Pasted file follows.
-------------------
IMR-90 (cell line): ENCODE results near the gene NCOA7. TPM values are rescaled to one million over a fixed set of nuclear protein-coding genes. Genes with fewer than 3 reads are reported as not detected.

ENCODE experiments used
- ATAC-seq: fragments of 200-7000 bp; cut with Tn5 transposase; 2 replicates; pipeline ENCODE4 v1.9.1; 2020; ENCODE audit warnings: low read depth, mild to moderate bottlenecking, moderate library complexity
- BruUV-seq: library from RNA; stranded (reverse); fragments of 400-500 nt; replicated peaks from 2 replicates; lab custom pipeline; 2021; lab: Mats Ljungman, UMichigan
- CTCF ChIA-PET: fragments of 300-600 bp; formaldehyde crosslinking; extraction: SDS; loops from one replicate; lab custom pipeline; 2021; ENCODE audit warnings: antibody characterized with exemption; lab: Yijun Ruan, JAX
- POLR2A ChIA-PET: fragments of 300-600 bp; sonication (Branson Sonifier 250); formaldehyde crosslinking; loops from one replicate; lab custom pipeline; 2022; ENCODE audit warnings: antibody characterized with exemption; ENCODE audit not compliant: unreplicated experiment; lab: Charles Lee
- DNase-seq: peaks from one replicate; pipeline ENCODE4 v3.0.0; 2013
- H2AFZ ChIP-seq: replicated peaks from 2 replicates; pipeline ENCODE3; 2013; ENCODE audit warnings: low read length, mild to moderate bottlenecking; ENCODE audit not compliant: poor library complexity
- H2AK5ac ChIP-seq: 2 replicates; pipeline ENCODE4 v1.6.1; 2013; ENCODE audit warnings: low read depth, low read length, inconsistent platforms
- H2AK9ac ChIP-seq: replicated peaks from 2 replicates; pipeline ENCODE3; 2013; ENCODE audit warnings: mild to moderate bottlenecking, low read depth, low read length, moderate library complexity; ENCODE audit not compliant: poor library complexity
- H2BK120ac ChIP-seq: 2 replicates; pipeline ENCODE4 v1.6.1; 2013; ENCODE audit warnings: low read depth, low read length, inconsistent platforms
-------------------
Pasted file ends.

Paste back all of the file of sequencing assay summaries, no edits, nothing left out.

IMR-90 (cell line): ENCODE results near the gene NCOA7. TPM values are rescaled to one million over a fixed set of nuclear protein-coding genes. Genes with fewer than 3 reads are reported as not detected.

ENCODE experiments used
- ATAC-seq: fragments of 200-7000 bp; cut with Tn5 transposase; 2 replicates; pipeline ENCODE4 v1.9.1; 2020; ENCODE audit warnings: low read depth, mild to moderate bottlenecking, moderate library complexity
- BruUV-seq: library from RNA; stranded (reverse); fragments of 400-500 nt; replicated peaks from 2 replicates; lab custom pipeline; 2021; lab: Mats Ljungman, UMichigan
- CTCF ChIA-PET: fragments of 300-600 bp; formaldehyde crosslinking; extraction: SDS; loops from one replicate; lab custom pipeline; 2021; ENCODE audit warnings: antibody characterized with exemption; lab: Yijun Ruan, JAX
- POLR2A ChIA-PET: fragments of 300-600 bp; sonication (Branson Sonifier 250); formaldehyde crosslinking; loops from one replicate; lab custom pipeline; 2022; ENCODE audit warnings: antibody characterized with exemption; ENCODE audit not compliant: unreplicated experiment; lab: Charles Lee
- DNase-seq: peaks from one replicate; pipeline ENCODE4 v3.0.0; 2013
- H2AFZ ChIP-seq: replicated peaks from 2 replicates; pipeline ENCODE3; 2013; ENCODE audit warnings: low read length, mild to moderate bottlenecking; ENCODE audit not compliant: poor library complexity
- H2AK5ac ChIP-seq: 2 replicates; pipeline ENCODE4 v1.6.1; 2013; ENCODE audit warnings: low read depth, low read length, inconsistent platforms
- H2AK9ac ChIP-seq: replicated peaks from 2 replicates; pipeline ENCODE3; 2013; ENCODE audit warnings: mild to moderate bottlenecking, low read depth, low read length, moderate library complexity; ENCODE audit not compliant: poor library complexity
- H2BK120ac ChIP-seq: 2 replicates; pipeline ENCODE4 v1.6.1; 2013; ENCODE audit warnings: low read depth, low read length, inconsistent platforms